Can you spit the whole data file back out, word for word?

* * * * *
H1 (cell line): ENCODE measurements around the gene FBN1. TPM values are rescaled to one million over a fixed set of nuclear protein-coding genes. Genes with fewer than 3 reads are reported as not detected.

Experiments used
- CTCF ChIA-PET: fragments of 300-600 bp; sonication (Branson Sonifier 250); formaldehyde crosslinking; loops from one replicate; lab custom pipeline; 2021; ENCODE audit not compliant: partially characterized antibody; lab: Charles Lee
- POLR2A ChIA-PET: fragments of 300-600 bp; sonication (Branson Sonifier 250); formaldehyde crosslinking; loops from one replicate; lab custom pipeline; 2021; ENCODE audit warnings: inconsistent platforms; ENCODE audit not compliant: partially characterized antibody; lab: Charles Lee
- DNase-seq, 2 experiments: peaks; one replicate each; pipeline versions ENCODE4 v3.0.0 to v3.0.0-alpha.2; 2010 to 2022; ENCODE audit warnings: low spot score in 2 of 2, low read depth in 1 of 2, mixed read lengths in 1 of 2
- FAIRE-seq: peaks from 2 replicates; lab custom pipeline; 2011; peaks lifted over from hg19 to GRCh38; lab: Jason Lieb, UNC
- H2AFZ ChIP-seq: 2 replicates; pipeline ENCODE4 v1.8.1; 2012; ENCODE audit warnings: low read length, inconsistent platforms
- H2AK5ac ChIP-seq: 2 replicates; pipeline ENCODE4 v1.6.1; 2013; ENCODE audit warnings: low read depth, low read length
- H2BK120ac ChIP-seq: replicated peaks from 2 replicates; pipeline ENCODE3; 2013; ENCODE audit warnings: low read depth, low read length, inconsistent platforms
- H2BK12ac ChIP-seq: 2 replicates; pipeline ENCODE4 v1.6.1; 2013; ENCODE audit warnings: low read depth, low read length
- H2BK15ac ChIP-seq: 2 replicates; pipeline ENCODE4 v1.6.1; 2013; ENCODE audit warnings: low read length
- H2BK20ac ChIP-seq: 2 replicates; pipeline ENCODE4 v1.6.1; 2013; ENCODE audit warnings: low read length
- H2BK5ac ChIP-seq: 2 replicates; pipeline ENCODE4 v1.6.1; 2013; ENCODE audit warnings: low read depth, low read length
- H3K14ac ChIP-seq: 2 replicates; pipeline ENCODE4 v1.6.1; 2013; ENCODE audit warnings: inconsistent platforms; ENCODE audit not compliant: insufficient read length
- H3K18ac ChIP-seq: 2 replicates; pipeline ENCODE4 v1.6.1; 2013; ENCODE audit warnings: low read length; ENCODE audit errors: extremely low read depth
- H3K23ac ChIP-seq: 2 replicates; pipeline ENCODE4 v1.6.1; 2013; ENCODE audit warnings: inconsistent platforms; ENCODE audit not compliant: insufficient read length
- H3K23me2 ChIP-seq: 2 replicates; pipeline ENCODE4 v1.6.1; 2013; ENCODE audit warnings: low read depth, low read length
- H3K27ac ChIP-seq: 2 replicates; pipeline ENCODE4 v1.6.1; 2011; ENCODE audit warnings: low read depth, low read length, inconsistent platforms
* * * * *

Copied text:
H1 (cell line): ENCODE measurements around the gene FBN1. TPM values are rescaled to one million over a fixed set of nuclear protein-coding genes. Genes with fewer than 3 reads are reported as not detected.

Experiments used
- CTCF ChIA-PET: fragments of 300-600 bp; sonication (Branson Sonifier 250); formaldehyde crosslinking; loops from one replicate; lab custom pipeline; 2021; ENCODE audit not compliant: partially characterized antibody; lab: Charles Lee
- POLR2A ChIA-PET: fragments of 300-600 bp; sonication (Branson Sonifier 250); formaldehyde crosslinking; loops from one replicate; lab custom pipeline; 2021; ENCODE audit warnings: inconsistent platforms; ENCODE audit not compliant: partially characterized antibody; lab: Charles Lee
- DNase-seq, 2 experiments: peaks; one replicate each; pipeline versions ENCODE4 v3.0.0 to v3.0.0-alpha.2; 2010 to 2022; ENCODE audit warnings: low spot score in 2 of 2, low read depth in 1 of 2, mixed read lengths in 1 of 2
- FAIRE-seq: peaks from 2 replicates; lab custom pipeline; 2011; peaks lifted over from hg19 to GRCh38; lab: Jason Lieb, UNC
- H2AFZ ChIP-seq: 2 replicates; pipeline ENCODE4 v1.8.1; 2012; ENCODE audit warnings: low read length, inconsistent platforms
- H2AK5ac ChIP-seq: 2 replicates; pipeline ENCODE4 v1.6.1; 2013; ENCODE audit warnings: low read depth, low read length
- H2BK120ac ChIP-seq: replicated peaks from 2 replicates; pipeline ENCODE3; 2013; ENCODE audit warnings: low read depth, low read length, inconsistent platforms
- H2BK12ac ChIP-seq: 2 replicates; pipeline ENCODE4 v1.6.1; 2013; ENCODE audit warnings: low read depth, low read length
- H2BK15ac ChIP-seq: 2 replicates; pipeline ENCODE4 v1.6.1; 2013; ENCODE audit warnings: low read length
- H2BK20ac ChIP-seq: 2 replicates; pipeline ENCODE4 v1.6.1; 2013; ENCODE audit warnings: low read length
- H2BK5ac ChIP-seq: 2 replicates; pipeline ENCODE4 v1.6.1; 2013; ENCODE audit warnings: low read depth, low read length
- H3K14ac ChIP-seq: 2 replicates; pipeline ENCODE4 v1.6.1; 2013; ENCODE audit warnings: inconsistent platforms; ENCODE audit not compliant: insufficient read length
- H3K18ac ChIP-seq: 2 replicates; pipeline ENCODE4 v1.6.1; 2013; ENCODE audit warnings: low read length; ENCODE audit errors: extremely low read depth
- H3K23ac ChIP-seq: 2 replicates; pipeline ENCODE4 v1.6.1; 2013; ENCODE audit warnings: inconsistent platforms; ENCODE audit not compliant: insufficient read length
- H3K23me2 ChIP-seq: 2 replicates; pipeline ENCODE4 v1.6.1; 2013; ENCODE audit warnings: low read depth, low read length
- H3K27ac ChIP-seq: 2 replicates; pipeline ENCODE4 v1.6.1; 2011; ENCODE audit warnings: low read depth, low read length, inconsistent platforms